The toxicity of finely divided beryllium (dust or powder, mainly encountered in industrial settings where beryllium is produced or machined) is very well-documented. Solid beryllium metal does not carry the same hazards as airborne inhaled dust, but any hazard associated with physical contact is poorly documented. Workers handling finished beryllium pieces are routinely advised to handle them with gloves, both as a precaution and because many if not most applications of beryllium cannot tolerate residue of skin contact such as fingerprints.
Acute beryllium disease in the form of chemical pneumonitis was first reported in Europe in 1933 and in the United States in 1943. A survey found that about 5% of workers in plants manufacturing fluorescent lamps in 1949 in the United States had beryllium-related lung diseases.[111] Chronic berylliosis resembles sarcoidosis in many respects, and the differential diagnosis is often difficult. It killed some early workers in nuclear weapons design, such as Herbert L. Anderson.[112]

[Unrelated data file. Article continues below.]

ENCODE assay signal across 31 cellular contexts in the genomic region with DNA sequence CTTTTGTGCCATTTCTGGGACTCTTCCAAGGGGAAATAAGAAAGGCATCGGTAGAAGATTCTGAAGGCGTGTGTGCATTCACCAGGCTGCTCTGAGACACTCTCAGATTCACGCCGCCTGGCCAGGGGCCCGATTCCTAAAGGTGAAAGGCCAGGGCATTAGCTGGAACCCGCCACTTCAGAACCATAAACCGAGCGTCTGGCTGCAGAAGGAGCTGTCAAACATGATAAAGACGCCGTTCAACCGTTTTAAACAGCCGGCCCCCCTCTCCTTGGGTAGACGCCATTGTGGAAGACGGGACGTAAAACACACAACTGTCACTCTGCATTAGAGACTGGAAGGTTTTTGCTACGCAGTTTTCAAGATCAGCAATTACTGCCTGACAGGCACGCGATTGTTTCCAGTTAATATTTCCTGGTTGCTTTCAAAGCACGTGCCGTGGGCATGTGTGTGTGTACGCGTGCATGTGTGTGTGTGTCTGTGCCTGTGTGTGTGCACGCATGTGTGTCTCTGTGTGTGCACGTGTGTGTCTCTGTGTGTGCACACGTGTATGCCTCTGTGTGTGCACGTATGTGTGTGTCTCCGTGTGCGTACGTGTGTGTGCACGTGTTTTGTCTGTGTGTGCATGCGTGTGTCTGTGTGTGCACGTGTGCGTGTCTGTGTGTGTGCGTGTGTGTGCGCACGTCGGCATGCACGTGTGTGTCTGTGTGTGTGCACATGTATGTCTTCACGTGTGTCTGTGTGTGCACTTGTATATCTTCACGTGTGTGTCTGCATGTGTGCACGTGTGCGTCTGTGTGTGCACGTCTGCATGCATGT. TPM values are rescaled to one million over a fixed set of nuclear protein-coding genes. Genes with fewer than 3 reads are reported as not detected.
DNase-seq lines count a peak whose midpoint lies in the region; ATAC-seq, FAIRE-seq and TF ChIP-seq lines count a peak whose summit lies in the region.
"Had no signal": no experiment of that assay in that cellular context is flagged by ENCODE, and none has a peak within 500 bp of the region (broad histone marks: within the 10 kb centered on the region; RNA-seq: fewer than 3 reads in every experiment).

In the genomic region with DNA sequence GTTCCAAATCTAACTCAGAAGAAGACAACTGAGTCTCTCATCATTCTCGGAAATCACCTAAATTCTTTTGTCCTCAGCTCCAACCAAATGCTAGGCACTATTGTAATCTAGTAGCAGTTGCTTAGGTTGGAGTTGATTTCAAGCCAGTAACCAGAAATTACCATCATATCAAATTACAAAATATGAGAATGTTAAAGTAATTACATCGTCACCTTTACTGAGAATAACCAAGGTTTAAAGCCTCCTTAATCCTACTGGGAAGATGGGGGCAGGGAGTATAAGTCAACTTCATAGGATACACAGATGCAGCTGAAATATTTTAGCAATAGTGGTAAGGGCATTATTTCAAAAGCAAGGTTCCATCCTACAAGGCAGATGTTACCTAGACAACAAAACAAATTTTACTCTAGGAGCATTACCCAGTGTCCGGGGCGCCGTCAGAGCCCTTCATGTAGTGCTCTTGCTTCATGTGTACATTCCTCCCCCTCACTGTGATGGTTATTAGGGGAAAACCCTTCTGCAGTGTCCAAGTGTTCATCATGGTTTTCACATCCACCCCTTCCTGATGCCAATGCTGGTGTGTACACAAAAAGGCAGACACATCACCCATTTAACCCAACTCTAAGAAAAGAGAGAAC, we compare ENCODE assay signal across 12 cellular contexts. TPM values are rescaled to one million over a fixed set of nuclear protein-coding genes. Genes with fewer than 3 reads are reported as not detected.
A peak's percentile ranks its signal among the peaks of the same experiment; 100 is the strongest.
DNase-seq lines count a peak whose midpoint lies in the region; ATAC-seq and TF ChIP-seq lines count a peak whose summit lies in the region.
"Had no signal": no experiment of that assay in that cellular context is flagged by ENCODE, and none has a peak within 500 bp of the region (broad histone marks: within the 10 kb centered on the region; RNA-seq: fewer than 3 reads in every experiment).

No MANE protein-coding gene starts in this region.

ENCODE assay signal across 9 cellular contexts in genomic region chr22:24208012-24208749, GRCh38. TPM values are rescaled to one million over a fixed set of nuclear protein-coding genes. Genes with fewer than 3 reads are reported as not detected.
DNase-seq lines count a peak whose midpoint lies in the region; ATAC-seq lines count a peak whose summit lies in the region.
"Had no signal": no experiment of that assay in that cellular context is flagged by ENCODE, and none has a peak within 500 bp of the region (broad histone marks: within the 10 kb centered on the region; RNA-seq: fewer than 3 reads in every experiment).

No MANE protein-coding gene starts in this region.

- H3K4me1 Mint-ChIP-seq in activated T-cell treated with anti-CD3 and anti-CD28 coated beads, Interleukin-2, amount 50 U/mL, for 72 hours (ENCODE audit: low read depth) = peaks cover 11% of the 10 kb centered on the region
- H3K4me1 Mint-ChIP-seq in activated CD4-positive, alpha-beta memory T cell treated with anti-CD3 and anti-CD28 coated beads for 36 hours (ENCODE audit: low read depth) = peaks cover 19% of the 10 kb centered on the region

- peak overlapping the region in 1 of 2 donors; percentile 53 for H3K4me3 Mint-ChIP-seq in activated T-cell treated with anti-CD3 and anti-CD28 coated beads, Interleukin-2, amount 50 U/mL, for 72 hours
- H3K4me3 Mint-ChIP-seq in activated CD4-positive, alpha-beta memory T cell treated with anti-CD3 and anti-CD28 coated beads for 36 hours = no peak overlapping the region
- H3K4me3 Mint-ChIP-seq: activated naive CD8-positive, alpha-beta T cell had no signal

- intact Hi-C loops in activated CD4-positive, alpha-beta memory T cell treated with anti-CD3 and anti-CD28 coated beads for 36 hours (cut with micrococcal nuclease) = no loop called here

Beryllium may be found in coal slag. When the slag is formulated into an abrasive agent for blasting paint and rust from hard surfaces, the beryllium can become airborne and become a source of exposure.[113]
Early researchers tasted beryllium and its various compounds for sweetness in order to verify its presence. Modern diagnostic equipment no longer necessitates this highly risky procedure and no attempt should be made to ingest this highly toxic substance.[6] Beryllium and its compounds should be handled with great care and special precautions must be taken when carrying out any activity which could result in the release of beryllium dust (lung cancer is a possible result of prolonged exposure to beryllium-laden dust). Although the use of beryllium compounds in fluorescent lighting tubes was discontinued in 1949, potential for exposure to beryllium exists in the nuclear and aerospace industries and in the refining of beryllium metal and melting of beryllium-containing alloys, the manufacturing of electronic devices, and the handling of other beryllium-containing material.[114]